Foals – Antidotes
Record Label: Sub Pop Records
Release Date: March 24, 2008
Sometimes I just feel compelled to write. Seems pretty narcissistic, right? “Maybe if I write this review about this band, someone out there will pick it up and connect,” I might think to myself. When, in reality, it’s just another opportunity to see my name in print, to see if I can actually put a sentence together. It’s not actually about the music anymore. Bands are just the crutch I lean (quite heavily) against. They are only the subject matter. The real star here is my award-winning insight into the world around us. At what number of written pieces did this jaded outlook become my life? When did the fun die? Who cares, because the joy is most definitely back and it’s back because of a band named Foals. It’s back because of a poptacular/reggae/post punk-influenced album named Antidotes. So now I’m going to write about it and you’re going to love it as much as I do. Such is the power of BLAKEABSOLUTEPUNK.NET FOALS!
My critical brethren have been fairly divided when it comes to Antidotes. And to be honest, this album has needed time to sit and find itself within me. By mixing the likes of Bloc Party (dance party pt. 1), Danananakroyd (mostly vocally), The Futureheads (organization is key) and This Town Needs Guns (dance party pt. 2), Foals inherently require extra-long attention spans. Also, the band’s international flavor scared me because I hate culture and everything attached to it. Opener “The French Open” grooves the album into gear with a bouncy bass line and burgeoning horns. The lightly technical riff introduces us to the tickling prowess of Yannis Philippakis and Jimmy Smith, as they are both indie wonders. Shouted vocals (that are tolerable, even for you old folks) surround the listener in English and French. This is a dance song, for sure, but only if you can keep it calm, cool and collected out there. “Cassius” features ominous horn blowing and a faster pace. Philippakis’ delivery changes again and his high pitch keeps the blood pumping throughout.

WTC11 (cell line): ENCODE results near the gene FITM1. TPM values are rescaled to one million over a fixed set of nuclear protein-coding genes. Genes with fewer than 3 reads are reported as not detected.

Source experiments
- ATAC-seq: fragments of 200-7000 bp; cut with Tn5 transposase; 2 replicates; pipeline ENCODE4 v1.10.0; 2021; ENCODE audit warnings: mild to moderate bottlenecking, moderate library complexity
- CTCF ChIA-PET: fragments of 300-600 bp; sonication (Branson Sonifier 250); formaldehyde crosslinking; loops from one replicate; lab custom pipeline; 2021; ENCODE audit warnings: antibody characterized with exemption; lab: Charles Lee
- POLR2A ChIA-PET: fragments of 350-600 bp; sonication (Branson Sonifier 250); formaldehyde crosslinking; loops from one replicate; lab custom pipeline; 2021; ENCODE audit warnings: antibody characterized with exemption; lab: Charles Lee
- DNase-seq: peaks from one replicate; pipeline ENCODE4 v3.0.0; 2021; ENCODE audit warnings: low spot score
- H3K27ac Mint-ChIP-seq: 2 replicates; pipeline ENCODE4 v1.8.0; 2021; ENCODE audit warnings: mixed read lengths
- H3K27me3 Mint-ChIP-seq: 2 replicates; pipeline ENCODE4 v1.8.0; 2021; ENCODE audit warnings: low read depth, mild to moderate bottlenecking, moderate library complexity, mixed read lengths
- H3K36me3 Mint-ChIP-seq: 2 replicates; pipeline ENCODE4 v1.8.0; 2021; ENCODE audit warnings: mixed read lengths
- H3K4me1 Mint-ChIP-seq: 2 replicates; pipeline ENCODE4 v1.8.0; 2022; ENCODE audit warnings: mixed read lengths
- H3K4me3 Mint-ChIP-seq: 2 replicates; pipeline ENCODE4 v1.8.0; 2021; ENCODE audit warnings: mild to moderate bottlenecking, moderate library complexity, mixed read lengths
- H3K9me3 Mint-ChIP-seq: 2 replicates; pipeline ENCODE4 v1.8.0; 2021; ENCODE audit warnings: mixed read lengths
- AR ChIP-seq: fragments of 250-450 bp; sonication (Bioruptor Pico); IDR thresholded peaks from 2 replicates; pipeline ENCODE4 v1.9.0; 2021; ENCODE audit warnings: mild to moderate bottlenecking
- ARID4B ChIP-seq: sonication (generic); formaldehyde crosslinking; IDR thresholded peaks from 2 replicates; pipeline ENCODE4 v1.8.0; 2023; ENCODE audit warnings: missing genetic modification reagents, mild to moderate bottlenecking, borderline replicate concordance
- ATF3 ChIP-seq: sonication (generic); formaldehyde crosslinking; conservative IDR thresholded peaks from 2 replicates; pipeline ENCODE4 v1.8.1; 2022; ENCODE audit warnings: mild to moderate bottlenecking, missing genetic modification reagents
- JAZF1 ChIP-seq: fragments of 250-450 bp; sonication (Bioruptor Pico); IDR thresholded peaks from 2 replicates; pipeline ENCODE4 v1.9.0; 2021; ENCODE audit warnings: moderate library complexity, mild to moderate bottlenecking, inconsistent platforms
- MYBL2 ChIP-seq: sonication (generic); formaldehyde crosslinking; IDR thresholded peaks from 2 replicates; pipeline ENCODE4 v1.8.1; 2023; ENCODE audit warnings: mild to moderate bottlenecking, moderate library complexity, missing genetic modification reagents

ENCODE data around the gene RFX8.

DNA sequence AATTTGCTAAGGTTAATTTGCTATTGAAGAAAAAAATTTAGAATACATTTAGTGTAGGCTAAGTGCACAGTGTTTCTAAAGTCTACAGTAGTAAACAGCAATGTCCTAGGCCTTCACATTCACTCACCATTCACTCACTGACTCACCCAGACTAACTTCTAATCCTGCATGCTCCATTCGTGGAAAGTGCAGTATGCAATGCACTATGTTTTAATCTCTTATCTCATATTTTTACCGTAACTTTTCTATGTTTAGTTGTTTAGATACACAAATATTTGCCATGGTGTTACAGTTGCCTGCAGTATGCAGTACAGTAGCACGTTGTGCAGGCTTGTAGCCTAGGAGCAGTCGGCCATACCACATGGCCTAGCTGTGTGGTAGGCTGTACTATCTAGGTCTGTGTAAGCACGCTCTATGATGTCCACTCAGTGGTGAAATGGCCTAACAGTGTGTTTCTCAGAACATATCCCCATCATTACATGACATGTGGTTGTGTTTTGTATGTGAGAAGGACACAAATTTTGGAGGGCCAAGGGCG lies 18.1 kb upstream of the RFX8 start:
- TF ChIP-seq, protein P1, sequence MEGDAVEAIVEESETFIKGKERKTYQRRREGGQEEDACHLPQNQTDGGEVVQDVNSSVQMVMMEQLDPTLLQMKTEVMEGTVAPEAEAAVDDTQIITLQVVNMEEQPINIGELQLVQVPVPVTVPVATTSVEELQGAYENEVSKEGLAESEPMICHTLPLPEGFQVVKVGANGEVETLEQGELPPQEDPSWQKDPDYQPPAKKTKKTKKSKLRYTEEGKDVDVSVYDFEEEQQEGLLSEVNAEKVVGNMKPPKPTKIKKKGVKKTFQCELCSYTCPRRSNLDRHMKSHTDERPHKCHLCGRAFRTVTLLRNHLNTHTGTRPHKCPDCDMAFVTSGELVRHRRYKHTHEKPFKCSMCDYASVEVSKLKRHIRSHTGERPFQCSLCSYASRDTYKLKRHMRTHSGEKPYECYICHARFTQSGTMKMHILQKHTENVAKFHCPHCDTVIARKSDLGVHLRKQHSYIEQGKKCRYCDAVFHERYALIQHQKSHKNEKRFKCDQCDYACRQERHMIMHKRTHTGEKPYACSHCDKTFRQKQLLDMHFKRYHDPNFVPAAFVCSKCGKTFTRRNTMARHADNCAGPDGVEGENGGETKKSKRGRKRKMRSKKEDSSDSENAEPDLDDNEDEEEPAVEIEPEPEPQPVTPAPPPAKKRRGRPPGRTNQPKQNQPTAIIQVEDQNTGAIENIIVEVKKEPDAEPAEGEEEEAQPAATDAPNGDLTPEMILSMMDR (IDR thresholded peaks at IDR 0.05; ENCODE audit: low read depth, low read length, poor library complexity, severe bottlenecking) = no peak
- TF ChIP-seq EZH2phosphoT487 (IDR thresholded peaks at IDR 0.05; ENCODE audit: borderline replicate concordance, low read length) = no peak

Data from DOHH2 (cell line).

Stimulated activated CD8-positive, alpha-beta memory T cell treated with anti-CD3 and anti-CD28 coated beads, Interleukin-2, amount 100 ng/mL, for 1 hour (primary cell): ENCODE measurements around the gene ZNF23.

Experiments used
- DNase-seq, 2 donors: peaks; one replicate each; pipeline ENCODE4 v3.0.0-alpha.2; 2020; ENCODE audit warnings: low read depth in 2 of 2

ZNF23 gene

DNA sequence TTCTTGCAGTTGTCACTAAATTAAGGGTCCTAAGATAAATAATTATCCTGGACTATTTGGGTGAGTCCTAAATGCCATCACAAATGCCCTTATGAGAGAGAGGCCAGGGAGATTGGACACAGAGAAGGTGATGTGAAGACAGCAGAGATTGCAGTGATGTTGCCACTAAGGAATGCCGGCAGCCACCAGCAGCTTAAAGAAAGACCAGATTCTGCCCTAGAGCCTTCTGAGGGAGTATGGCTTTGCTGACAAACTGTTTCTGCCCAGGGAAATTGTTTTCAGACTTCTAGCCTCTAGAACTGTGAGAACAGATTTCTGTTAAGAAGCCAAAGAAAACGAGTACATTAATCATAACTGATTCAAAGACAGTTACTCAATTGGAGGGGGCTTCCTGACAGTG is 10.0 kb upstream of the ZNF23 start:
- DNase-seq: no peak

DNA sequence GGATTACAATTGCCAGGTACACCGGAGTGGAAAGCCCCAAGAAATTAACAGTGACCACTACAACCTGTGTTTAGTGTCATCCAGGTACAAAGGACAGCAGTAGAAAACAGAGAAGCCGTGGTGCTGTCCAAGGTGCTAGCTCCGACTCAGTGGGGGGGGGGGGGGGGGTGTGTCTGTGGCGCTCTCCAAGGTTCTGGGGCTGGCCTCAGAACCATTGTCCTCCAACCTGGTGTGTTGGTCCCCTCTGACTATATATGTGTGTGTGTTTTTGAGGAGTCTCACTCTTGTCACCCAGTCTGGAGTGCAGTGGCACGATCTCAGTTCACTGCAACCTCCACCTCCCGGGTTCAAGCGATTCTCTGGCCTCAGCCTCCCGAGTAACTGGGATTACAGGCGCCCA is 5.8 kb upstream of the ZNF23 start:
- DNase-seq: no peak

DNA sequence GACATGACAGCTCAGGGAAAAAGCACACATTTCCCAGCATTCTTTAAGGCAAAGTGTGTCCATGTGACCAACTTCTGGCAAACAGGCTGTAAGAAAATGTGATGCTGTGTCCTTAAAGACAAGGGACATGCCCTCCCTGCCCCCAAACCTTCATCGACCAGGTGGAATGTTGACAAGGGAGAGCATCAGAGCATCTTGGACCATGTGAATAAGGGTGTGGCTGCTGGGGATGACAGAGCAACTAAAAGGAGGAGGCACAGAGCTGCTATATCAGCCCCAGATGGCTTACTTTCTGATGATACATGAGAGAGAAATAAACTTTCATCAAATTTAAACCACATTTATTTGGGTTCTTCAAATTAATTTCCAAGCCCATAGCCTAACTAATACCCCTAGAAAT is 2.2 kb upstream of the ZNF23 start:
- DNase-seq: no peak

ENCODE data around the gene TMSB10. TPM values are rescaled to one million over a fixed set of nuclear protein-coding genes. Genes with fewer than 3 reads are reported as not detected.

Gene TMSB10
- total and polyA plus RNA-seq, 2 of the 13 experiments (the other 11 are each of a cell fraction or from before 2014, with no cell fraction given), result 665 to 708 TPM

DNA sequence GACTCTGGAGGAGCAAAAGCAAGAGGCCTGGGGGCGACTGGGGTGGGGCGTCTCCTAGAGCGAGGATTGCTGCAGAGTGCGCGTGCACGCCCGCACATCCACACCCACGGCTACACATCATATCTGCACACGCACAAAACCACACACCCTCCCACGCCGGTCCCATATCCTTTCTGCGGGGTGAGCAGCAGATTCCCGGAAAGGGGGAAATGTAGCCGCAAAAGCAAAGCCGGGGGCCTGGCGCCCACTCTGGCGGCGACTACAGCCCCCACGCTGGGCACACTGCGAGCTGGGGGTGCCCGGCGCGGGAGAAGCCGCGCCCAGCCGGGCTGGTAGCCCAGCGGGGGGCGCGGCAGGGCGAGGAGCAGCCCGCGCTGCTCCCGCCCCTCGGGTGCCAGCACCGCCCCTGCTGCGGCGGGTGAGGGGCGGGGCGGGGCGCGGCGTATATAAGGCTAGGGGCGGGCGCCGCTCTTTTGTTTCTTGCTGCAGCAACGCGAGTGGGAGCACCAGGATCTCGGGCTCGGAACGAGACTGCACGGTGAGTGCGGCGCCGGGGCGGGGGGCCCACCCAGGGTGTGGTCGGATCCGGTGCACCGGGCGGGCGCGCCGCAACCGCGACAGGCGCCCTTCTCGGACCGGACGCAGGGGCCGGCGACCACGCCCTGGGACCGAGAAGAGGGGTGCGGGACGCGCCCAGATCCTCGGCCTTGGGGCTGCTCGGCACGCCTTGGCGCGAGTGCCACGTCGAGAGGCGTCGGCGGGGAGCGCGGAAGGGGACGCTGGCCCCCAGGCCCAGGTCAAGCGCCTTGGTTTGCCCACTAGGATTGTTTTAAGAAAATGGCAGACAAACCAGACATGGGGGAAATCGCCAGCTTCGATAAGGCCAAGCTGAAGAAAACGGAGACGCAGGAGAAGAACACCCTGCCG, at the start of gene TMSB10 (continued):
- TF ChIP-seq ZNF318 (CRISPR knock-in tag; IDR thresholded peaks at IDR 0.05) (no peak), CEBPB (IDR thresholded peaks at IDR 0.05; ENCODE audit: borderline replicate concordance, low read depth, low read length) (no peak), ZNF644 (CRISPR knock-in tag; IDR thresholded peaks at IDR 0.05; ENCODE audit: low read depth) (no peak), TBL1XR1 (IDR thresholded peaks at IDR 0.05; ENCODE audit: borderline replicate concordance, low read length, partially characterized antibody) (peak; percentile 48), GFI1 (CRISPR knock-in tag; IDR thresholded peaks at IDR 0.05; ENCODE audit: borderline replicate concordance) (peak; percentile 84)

Even though this is wholly Foals’ effort, one name that keeps coming up is producer Dave Sitek (of TV on the Radio fame). He was named NME’s top person of the future or some shit. Which doesn’t mean anything because I think NME is actually written by a sentient computer, but to the computer’s credit, Sitek does a masterful job with Antidotes. The horns sit in the perfect place behind the rock instruments and Philippakis’ voice stings with the same intensity of an electric guitar (especially on frantically drummed single “Balloons”).
Perhaps Antidotes’ complexity makes it so appealing. “Olympic Airways” hits melodic highs with hum-worthy guitars and veiled lyrical passages. Repetitions and elongations of the word “Disappear” will no doubt be lodged in your brain and Philippakis tones his voice down to eventually become engulfed by warbling, atmospheric guitars. Somehow a word like sparse would still do this song justice; cramming without being claustrophobic is Foals’ greatest strength. “Two Steps, Twice” also manages this formula, although it is much more punk oriented and considerably louder. You see the magic yet? Songs with similar goals still sound nothing alike. Antidotes is a house with countless hidden passages (see: the alarming electronics on closer “Tron” or the bass solo intertwined with dirty European dance club beats on “Electric Bloom”). Keep looking and you’ll keep finding more.
Recommended If You Like: Bloc Party, The Futureheads, transplanted against your will, Dananananakroyd, saying yes to everything
thank you so much for reviewing this album. i picked up this cd the day it came out and have passed it on to everyone i know who appreciates intricate, forward thinking music. anddd one hell of a dance beat. this is one of the best of 2008. throw this record on at a party and see the kids go bonkers.
happens every time :)